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The Rakshak as Bhakshak -Rapes by Fathers #Vaw

In the 241 FIRs filed in Mumbai between March 2014 and ’15, 12% cases involved rapes by fathers and stepfathers, while rapes by strangers in public places were 3%. Yet our discussion on girl safety revolves around street lighting and CCTV cameras.
Last week, Mumbai Police arrested a 45-year-old man for raping his daughter for six years since she was seven. The father, a fruit vendor, had earlier sexually assaulted his 17-year-old daughter.
The victim, who is now 13 and a student of class seven, decided to speak up after attending a counselling session on child abuse in her school. In her letter to the class teacher, she wrote, “My father raped me and my mother is not helping.”
Rape has been on our mind since December 2012. We’ve discussed it, protested against it, demanded more stringent laws and even got them. But the focus, the discourse and the concern has been restricted to rape by strangers. We don’t take to the streets when a girl accuses her own father of rape over several years because this threatens to shake the very foundation of our society, the unit held most sacred — the family.
A patriarchal society has to protect the patriarch, whatever the cost. That’s why rape or sexual assault within the family, by a father, is a sure shot conversation killer. Bring it up anywhere and a hush descends, discomfort rises. It’s a story India doesn’t want to hear. But don’t be fooled by the silence around it. It doesn’t mean that these incidents are rare. The silence is a conspiracy — to protect the alleged rakshaks even if they are, in reality, bhakshaks.
As part of the Rahat survivor support programme of Majlis, we were present when 16-year-old Nusrat came to court for her deposition in a hijab and under the strict vigil of a matronly aunt. With her eyes downcast, she told the court that she had filed a false case of sexual abuse against her father.
The case had been filed about a year ago, after Nusrat had asked her boyfriend to marry her. She wanted him to save her from abuse by her father or, she had said, she would commit suicide. Her boyfriend turned out to be a sensible guy and instead of eloping took her to the nearest police station. The relatives were called. They prevailed upon Nusrat not to press charges. But she remained firm. Medical examination revealed healed injuries on her private parts. And seeing her depressed state, the police hospital at Nagpada referred her to JJ Hospital for further treatment and counselling.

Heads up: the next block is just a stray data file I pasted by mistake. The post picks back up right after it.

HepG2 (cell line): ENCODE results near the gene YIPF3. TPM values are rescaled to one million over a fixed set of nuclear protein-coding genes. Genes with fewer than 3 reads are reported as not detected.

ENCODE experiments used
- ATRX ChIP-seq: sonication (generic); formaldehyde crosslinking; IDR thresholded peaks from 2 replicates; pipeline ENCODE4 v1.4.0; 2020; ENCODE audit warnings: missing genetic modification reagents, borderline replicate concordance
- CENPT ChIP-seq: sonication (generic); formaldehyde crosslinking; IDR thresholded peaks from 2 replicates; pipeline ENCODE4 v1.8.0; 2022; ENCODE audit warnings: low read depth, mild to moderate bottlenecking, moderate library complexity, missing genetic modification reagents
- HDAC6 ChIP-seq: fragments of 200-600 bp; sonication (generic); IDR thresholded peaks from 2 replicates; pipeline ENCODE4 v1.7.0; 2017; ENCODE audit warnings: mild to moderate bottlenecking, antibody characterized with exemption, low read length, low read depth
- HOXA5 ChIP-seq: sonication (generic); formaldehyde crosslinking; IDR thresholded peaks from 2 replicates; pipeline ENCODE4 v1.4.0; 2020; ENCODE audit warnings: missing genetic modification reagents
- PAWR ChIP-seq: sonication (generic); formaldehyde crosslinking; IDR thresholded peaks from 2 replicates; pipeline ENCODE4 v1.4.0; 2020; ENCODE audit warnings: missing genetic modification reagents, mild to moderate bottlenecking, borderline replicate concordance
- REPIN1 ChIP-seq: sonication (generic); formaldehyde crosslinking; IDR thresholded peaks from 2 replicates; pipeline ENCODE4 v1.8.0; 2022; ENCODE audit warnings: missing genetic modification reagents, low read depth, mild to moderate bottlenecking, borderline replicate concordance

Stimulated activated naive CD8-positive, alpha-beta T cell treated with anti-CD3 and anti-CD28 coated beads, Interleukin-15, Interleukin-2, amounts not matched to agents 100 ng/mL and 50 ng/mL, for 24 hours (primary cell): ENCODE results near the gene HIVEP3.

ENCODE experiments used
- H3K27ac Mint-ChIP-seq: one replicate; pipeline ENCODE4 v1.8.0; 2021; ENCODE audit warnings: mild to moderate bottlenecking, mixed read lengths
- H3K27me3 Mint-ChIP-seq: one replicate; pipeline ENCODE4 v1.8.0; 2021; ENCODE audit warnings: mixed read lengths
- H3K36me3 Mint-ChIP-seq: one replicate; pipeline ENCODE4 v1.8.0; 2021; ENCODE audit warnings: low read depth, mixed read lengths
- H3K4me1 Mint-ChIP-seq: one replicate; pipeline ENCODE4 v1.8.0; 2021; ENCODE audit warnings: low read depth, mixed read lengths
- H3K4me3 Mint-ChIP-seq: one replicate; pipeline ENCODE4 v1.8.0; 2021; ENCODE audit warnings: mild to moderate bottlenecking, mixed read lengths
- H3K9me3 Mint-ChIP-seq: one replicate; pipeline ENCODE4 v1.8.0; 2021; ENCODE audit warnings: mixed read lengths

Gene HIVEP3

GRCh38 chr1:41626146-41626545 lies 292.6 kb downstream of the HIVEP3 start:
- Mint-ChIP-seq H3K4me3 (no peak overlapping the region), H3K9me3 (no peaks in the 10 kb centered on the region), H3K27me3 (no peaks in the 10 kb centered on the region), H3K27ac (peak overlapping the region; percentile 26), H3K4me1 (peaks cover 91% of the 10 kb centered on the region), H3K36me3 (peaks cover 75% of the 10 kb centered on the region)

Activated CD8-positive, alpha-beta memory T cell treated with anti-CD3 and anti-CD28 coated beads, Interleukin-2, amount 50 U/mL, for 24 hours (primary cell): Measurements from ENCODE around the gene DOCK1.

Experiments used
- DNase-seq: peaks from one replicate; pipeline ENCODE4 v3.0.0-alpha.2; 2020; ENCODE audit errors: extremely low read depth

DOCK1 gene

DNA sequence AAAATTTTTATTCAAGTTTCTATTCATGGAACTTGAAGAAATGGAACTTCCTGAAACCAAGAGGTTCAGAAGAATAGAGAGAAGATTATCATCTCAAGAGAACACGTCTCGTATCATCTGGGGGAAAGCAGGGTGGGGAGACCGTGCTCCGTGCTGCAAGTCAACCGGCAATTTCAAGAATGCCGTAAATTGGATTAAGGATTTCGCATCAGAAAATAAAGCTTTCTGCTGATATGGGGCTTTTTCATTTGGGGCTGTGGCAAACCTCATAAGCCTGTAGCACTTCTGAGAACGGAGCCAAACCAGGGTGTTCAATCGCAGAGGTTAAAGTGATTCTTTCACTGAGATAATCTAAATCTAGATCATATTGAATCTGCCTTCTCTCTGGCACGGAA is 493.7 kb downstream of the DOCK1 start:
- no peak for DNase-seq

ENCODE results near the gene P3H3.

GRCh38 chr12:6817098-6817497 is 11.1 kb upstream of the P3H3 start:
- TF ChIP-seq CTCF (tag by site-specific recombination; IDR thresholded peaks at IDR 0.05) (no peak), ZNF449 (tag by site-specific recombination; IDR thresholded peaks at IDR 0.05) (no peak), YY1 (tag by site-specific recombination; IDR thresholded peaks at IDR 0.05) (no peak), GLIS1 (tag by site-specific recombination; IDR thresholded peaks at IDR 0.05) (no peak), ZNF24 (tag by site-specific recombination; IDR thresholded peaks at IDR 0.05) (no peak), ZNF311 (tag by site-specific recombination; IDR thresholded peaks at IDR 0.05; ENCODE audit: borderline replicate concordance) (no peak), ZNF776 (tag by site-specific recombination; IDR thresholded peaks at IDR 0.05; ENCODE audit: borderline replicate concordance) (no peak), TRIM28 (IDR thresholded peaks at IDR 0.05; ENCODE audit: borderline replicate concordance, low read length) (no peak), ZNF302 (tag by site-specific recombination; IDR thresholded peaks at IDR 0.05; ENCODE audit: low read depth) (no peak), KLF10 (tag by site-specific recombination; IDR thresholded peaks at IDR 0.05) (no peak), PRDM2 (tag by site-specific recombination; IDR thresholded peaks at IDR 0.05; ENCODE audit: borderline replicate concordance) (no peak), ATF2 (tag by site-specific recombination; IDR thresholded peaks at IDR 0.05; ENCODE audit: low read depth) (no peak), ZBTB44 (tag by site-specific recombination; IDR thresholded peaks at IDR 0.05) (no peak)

But on the day of her deposition, it was a changed scenario. Her father, a tailor and the sole breadwinner of a family of seven siblings and a bedridden mother, had been in jail for the last one year. Under pressure from the community, the investigations were slack. Nusrat was not produced before the child welfare committee nor shifted to a safe shelter. Her statement was not recorded by a magistrate under Section 164 of Code of Criminal Procedure, so it could not be used as evidence. There was nothing except the FIR, the medical and forensic reports and the report of the counsellor. In her FIR, Nusrat had stated that her father had also abused her elder sister, who was quietly married off when she became pregnant.
When the public prosecutor asked Nusrat why she was in court, she replied, “Abbu ko churaane ko aayi hoon”. She maintained that the police had lodged a false complaint. Her depression, she said, was because of the love affair.
The judge held that the reference in her letters — asking her boyfriend to take her away as “anything could happen to her” — could be about the love affair and not necessarily about sexual abuse by her father. Regarding the injuries, the judge commented that the girl had made a bold admission — that she was in a premarital sexual relationship.
The father was acquitted and sent off home. Nusrat and her four younger siblings probably continue to endure the trauma and indignity of abuse as the system has no remedy for them.
There have been many cases where adolescent girls are browbeaten into falsely admitting immorality to save their father.